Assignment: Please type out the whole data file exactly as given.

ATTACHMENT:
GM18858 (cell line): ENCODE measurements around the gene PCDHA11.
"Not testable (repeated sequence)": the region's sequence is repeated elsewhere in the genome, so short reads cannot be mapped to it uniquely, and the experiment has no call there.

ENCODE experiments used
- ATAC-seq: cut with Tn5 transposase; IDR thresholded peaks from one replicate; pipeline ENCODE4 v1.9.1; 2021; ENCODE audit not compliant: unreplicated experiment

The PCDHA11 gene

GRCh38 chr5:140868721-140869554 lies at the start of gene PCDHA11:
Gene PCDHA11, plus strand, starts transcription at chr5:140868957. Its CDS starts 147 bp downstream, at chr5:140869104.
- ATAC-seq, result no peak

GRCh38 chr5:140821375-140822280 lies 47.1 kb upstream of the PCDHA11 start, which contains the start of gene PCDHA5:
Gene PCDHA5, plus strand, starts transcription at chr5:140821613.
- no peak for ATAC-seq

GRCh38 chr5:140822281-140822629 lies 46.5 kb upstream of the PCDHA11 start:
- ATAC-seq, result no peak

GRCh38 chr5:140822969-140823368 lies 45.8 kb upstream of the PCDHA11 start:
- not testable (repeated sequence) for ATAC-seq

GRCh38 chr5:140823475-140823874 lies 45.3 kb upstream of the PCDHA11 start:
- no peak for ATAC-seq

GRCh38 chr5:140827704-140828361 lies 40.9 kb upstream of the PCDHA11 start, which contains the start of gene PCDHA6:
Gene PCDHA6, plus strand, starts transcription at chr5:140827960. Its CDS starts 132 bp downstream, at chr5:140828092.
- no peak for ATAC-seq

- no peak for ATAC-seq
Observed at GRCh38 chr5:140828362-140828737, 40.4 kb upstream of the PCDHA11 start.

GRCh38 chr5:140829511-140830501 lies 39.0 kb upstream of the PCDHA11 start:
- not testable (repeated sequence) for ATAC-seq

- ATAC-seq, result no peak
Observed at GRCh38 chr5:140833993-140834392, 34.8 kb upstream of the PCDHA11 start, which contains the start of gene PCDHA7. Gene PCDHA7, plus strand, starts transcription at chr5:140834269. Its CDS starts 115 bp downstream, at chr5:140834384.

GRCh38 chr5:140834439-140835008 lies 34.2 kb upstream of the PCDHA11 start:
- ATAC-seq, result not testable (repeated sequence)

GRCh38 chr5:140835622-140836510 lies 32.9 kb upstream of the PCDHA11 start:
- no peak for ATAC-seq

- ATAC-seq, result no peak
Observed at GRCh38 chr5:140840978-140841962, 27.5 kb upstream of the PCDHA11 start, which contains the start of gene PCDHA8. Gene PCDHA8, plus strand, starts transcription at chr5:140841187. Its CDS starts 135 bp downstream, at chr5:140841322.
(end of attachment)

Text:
GM18858 (cell line): ENCODE measurements around the gene PCDHA11.
"Not testable (repeated sequence)": the region's sequence is repeated elsewhere in the genome, so short reads cannot be mapped to it uniquely, and the experiment has no call there.

ENCODE experiments used
- ATAC-seq: cut with Tn5 transposase; IDR thresholded peaks from one replicate; pipeline ENCODE4 v1.9.1; 2021; ENCODE audit not compliant: unreplicated experiment

The PCDHA11 gene

GRCh38 chr5:140868721-140869554 lies at the start of gene PCDHA11:
Gene PCDHA11, plus strand, starts transcription at chr5:140868957. Its CDS starts 147 bp downstream, at chr5:140869104.
- ATAC-seq, result no peak

GRCh38 chr5:140821375-140822280 lies 47.1 kb upstream of the PCDHA11 start, which contains the start of gene PCDHA5:
Gene PCDHA5, plus strand, starts transcription at chr5:140821613.
- no peak for ATAC-seq

GRCh38 chr5:140822281-140822629 lies 46.5 kb upstream of the PCDHA11 start:
- ATAC-seq, result no peak

GRCh38 chr5:140822969-140823368 lies 45.8 kb upstream of the PCDHA11 start:
- not testable (repeated sequence) for ATAC-seq

GRCh38 chr5:140823475-140823874 lies 45.3 kb upstream of the PCDHA11 start:
- no peak for ATAC-seq

GRCh38 chr5:140827704-140828361 lies 40.9 kb upstream of the PCDHA11 start, which contains the start of gene PCDHA6:
Gene PCDHA6, plus strand, starts transcription at chr5:140827960. Its CDS starts 132 bp downstream, at chr5:140828092.
- no peak for ATAC-seq

- no peak for ATAC-seq
Observed at GRCh38 chr5:140828362-140828737, 40.4 kb upstream of the PCDHA11 start.

GRCh38 chr5:140829511-140830501 lies 39.0 kb upstream of the PCDHA11 start:
- not testable (repeated sequence) for ATAC-seq

- ATAC-seq, result no peak
Observed at GRCh38 chr5:140833993-140834392, 34.8 kb upstream of the PCDHA11 start, which contains the start of gene PCDHA7. Gene PCDHA7, plus strand, starts transcription at chr5:140834269. Its CDS starts 115 bp downstream, at chr5:140834384.

GRCh38 chr5:140834439-140835008 lies 34.2 kb upstream of the PCDHA11 start:
- ATAC-seq, result not testable (repeated sequence)

GRCh38 chr5:140835622-140836510 lies 32.9 kb upstream of the PCDHA11 start:
- no peak for ATAC-seq

- ATAC-seq, result no peak
Observed at GRCh38 chr5:140840978-140841962, 27.5 kb upstream of the PCDHA11 start, which contains the start of gene PCDHA8. Gene PCDHA8, plus strand, starts transcription at chr5:140841187. Its CDS starts 135 bp downstream, at chr5:140841322.